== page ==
EDITOR’S NOTE: From Panorama Ridge to Tynehead to East Clayton, Surrey has become home to practically dozens of cities within cities.
With more than half a million people living in Surrey, each of these communities has created its own identity.
With our new series we call "Neighbourhoods," we are coming to your area simply because we want to tell its story.
Recognizing that every one is unique, both in their character and in the challenges they face, our series will look at each area’s struggles and triumphs.
This ongoing feature will showcase Surrey’s dozens of neighbourhoods through stories, photos and video.
To share your neighbourhood’s story, email us at email@example.com with the subject line "Neighbourhoods."
CRESCENT BEACH â€” If you ask Erik Seiz to describe his beloved neighbourhood of Crescent Beach, he’ll tell you it’s a "calming slice of the Gulf Islands, in Surrey’s backyard."
Crescent Beach is located in the Semiahmoo Peninsula in the southwest corner of the city, with the ocean on three sides and a bluff to the south.
Areas include lands traditionally associated with the beach and residential seaside located below Crescent Heights Bluff and to the high-water mark on the shoreline of Semiahmoo, Boundary and Mud Bays.
As city planning documents put it, "the pastoral nature, the semi-rural feeling and seaside village atmosphere of Crescent Beach engraved in the community gives the area an identifiable character."
And that character is cherished, said Seiz, who is president of the Crescent Beach Property Owners Association.
Made up of mostly single-family homes, and currently housing just over 1,200 residents, the area has one commercial district along Beecher Street, which serves as the corridor leading to the beach. The modest district boasts high-end restaurants, cafÃ©s, ice cream shops and more.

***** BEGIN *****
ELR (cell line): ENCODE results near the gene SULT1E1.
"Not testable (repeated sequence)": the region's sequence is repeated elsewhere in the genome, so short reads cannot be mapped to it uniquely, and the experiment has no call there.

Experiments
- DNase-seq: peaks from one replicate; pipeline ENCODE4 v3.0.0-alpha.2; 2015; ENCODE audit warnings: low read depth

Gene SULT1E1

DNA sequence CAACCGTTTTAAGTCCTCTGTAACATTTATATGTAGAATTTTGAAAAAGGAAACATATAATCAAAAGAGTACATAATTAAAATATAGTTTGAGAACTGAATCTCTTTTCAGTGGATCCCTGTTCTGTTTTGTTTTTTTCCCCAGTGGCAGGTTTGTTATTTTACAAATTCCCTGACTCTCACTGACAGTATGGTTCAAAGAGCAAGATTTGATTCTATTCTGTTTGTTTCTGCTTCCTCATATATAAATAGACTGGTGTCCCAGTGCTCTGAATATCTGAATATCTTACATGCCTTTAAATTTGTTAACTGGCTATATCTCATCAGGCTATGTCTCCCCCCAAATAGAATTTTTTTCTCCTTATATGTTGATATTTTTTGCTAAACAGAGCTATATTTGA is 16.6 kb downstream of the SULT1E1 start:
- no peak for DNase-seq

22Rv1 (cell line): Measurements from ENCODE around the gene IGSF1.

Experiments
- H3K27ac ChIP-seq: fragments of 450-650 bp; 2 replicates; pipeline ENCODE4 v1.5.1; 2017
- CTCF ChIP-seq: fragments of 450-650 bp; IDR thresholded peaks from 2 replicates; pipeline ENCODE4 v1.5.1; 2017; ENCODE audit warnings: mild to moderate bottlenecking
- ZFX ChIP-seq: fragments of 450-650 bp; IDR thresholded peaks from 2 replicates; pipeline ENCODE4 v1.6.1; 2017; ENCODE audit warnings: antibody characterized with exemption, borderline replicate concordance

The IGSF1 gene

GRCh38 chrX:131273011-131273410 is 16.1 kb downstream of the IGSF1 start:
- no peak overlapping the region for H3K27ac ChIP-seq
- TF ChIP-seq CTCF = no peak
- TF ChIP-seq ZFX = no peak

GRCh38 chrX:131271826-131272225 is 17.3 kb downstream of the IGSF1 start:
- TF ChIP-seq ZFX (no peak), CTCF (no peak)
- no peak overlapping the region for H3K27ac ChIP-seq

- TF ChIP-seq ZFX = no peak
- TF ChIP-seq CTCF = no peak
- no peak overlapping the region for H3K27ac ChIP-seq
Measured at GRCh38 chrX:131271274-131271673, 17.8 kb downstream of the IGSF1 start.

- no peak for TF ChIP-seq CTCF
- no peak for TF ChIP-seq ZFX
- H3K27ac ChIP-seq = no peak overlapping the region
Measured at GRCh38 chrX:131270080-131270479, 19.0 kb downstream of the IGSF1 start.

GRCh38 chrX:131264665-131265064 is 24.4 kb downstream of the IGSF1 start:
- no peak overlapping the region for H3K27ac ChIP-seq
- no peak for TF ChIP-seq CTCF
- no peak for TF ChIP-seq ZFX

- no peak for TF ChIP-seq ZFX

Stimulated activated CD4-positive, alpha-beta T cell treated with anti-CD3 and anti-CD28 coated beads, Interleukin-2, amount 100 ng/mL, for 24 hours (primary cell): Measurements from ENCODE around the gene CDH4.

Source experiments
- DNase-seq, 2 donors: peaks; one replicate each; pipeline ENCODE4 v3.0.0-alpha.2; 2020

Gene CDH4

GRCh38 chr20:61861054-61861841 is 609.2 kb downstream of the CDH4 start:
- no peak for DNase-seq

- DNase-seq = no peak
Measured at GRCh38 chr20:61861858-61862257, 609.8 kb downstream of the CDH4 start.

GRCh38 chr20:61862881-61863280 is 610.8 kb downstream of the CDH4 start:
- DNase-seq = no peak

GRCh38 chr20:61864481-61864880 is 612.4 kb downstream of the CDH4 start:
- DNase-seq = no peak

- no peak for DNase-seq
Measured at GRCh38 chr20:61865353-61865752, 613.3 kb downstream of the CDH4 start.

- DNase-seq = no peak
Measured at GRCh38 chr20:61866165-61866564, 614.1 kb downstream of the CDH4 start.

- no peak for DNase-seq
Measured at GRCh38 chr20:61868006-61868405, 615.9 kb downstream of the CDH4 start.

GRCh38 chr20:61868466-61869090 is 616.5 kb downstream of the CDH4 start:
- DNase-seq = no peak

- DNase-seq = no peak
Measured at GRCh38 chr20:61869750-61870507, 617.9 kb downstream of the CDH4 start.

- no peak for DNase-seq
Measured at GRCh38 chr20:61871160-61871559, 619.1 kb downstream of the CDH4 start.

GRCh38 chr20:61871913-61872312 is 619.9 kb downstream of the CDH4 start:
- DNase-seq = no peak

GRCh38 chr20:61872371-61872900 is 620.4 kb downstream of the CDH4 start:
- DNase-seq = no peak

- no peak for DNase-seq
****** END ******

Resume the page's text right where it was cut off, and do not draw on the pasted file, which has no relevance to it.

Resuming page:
Seiz noted the diversity in the area is "insane."
Everything from your "total tinfoil hat crowd" to "oil executives."
And for the most part, everyone intermingles and is committed to the community.
"It’s a laid back, hang-ten, Norman Rockwell kind of place," he said.
While locals cherish the beach, he said there’s many more gems, pointing to the lesser-known-about Dunsmuir Garden. After crossing the BNSF railway tracks into the area, there is a path to the immediate right – and that path will take you to the community garden.
It’s the city’s very first community garden to be operated on city land, and is located within Blackie Spit Park. The entire City of Surrey park was dedicated by council following a public referendum in the late ’90s.
It inherits its name from the John Dunsmuir family, who owned the property from 1940 to 1949. The city eventually obtained the land, and in 1975 residents were given permission to use it for community gardens. Nearly 40 years later, it’s still a popular spot and has an "infinite waitlist," Seiz said.
But that’s just one gem. The south end of Crescent Beach is the gateway to an "uncompressed, west coast trail experience" that extends to White Rock, Seiz boasted.
"The tranquil vistas along the Surrey bluff corridor are easily just as profound as any on the island. All of it, right next to a million taxpayers," he said. "No ferry, no line up, no $100 gas bill. You can wake up in Langley, experience the best sea kayaking in B.C., and still be home for the evening news."
Seiz said the corridor could offer more than just good weather and tranquil vistas, and has dreams of what that could look like.